'.i -- its journeynian
e.xper-ice- V .It be capable of
readint-j, tel pieting and
-.o.0.rk iini f ,om standard; one
i IC t S': ineti'ijtic. wiring
I J u i i '. m1s c onduit :
; on St i ict on drawings.
Applicants received in person
,'. Apply to. M4. Rick Penn.
Developr'ient Corp., Co0at
a der.. r ep iort. Grand
Haha.i


IndivILual miist have a
minimum n of ten (10) years
exper'rice, be knowledgeable
in all depart ments of golf
o peratic, ns, administrative
abilt y a' to the hiring and
tiairn of all golf department
pers n'el t.or two clubs:
knowledge in buying, selling.
price setting and cost control.
I veontory of all golf
equipment. projection of
annual budget for two golf
clubs : be- able to arrange arid
set up golf tournaments from
one cay events to the scope of
the 1971 Ba ham3as National
Open Must plan, carry out and
protect golf events for two golf
clubs; have knowledge of
maintenance of electric golf
carts and work closely with
Golf Course Superintendent;
also the promotion of golf.
Apply to: The Grand Bahama
Development Company,
Personnel Department,
Lucayan Building, P. 0. Box
F-2666. Freeport, Grand


HELP WANTED
C6380
1 MALE ADAGIO
DANCER: With a minimum of
five (5) years professional
experience as a featured artist
and working in production
numbers. Good references and
Police Certificate required.
Applicants should apply to:
Bahamas Amusements Limited,
(El Casino) Personnel
Department, P. 0. Box F-787,
Freeport, Grand Bahama.
C6379
C HEF (BROILER)
REQUIRED: The man for this
position will have proven
experience in preparation and
cutting of meats for steak
experience as broiler cook plus
the ability to produce sauces
and dressings to written recipes
apply in person to : BASS.
BAHAMAS LIMI TED
CAPTAIN'S CHART HOUSE
Telephone 352-5109 for
appointment.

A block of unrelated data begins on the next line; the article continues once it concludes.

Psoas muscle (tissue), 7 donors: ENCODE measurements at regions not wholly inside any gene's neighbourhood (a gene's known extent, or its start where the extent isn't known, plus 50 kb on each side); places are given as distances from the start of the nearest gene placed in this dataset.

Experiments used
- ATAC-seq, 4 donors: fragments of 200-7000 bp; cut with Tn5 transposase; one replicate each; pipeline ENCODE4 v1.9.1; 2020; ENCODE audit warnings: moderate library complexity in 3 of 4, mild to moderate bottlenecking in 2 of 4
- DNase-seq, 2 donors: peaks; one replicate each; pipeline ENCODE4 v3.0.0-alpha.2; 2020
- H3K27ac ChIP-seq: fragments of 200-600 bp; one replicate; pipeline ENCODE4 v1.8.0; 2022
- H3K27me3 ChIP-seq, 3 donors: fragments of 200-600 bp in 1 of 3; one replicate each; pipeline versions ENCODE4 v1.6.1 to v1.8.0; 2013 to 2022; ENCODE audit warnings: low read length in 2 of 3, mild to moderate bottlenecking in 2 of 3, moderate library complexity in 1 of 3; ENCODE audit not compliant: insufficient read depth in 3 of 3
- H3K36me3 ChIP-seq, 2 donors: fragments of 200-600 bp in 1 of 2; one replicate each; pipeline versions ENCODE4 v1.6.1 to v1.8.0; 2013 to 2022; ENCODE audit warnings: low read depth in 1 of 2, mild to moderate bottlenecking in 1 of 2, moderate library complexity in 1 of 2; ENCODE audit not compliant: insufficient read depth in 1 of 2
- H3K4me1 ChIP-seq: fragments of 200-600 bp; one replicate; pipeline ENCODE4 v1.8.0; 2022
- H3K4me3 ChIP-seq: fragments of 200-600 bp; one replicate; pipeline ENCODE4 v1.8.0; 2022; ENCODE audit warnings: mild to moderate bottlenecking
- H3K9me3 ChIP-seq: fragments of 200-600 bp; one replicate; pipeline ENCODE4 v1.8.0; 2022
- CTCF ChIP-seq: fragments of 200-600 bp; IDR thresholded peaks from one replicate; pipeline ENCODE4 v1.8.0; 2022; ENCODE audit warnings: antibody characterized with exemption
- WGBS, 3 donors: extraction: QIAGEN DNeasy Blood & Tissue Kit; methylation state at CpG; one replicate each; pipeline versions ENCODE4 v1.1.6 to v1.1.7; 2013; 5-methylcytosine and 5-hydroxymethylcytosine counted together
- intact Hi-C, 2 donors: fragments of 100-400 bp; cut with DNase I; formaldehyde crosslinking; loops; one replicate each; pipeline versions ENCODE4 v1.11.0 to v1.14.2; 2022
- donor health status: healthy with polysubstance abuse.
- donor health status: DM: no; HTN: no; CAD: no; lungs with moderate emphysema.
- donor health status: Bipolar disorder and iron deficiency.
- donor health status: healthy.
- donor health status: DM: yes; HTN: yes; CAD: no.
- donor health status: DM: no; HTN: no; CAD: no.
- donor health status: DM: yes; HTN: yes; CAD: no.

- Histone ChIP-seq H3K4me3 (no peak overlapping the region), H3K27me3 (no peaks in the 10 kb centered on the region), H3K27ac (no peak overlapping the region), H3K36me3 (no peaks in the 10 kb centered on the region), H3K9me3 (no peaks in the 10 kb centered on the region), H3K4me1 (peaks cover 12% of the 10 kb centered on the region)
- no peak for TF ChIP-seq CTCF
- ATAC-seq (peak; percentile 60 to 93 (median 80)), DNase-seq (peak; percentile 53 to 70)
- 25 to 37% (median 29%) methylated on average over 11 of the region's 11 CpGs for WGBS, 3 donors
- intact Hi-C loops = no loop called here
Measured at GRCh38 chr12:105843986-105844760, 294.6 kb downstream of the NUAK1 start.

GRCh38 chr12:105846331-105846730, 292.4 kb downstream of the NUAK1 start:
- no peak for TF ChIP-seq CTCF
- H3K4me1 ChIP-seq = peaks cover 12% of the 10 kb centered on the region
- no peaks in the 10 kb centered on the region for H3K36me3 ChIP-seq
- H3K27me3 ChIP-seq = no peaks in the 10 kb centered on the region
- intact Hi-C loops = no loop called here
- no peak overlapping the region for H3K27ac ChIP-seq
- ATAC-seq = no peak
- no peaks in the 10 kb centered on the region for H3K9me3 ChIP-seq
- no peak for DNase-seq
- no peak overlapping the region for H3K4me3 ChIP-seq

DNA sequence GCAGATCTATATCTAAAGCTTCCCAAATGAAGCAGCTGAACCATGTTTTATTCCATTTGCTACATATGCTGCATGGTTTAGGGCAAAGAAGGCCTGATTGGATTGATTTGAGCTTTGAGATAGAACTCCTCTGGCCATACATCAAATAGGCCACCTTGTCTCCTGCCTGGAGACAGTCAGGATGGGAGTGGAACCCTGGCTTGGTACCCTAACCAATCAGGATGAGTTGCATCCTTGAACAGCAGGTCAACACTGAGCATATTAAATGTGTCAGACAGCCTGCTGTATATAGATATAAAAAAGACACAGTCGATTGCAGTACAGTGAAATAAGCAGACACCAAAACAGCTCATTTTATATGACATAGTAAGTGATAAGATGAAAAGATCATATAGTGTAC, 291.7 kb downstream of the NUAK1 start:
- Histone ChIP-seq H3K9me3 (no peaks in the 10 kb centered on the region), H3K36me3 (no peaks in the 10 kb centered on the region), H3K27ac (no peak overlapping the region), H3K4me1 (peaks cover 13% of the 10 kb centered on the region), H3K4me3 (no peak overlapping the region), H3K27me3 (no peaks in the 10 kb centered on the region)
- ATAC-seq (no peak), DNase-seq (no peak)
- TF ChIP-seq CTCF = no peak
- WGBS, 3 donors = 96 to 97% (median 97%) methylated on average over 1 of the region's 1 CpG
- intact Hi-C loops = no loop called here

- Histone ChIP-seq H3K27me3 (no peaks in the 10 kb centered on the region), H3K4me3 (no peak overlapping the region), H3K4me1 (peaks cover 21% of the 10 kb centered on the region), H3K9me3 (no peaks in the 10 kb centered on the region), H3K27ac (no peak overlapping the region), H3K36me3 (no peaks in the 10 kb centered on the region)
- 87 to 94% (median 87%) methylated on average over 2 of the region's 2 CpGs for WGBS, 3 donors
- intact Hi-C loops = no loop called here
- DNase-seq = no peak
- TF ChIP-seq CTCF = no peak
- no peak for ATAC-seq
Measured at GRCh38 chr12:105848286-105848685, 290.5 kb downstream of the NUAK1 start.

CG334
Job Title BURNERMEN (2)
Minimum Education Good
basic education. Experience in
fuel burning process in rotary
Kilns and production of
Clinker. Cement plant rotary
Kiln burnerman.
Minimum Experience 3-5
years.
Duties/ Respo nsibil cities
Operate Kilns to produce
ii nker by a continuous process
of burning.
Interested applicant contact
Person nel Lupartment,
Bahamas Cement Company, P.
O. Box F100, Freeport, Grand
Ba hama.

C6373
(3) UPHOLSTE RERS required
with at least 5 years
experience. $3 50 per hour
Apply to: Island Fashions Ltd.
(352-9727)


USE

Shp Tribuor

CLASSIFIED


ADVTS.


"Never judge a man until
you've walked a mile in his
sandals . .


SUCH INCIDENT
OFF MOZAMBIQUE A
SWIMMER FROM
A CAPSIZED BOAT
WAS BEING

SHARKS


A PAIR OF LARGE PORPOISES APPEARED,
CHASED OFF THE SHARKS, 9SCORTEIC
AND FINALLY HELPED TH6 EXHAUSTEP7
SWIMMER BY PUSHINSM AS SHE TRIED TO
CLAMBER UP ON A FLOATING BUOY .


iTNK-


1'r -


LP
















ii ~ I ~


"Is this the pit stop for the rat race you're always
complaining about?"


'WHAT wo UX?I HEARD
WILSONS O SUBWAY OVERA '


Brother Jumnper


"Hit the road, buster.

CROSSWORD

PUZZLE
ACROSS
23. Blackjack
1. Legendary 24. Rightful
bird 27. Billfish
4. Detonator 28. Irritate
7. Resorts 29. Elevation
11. Flurry 30. Moby Dick's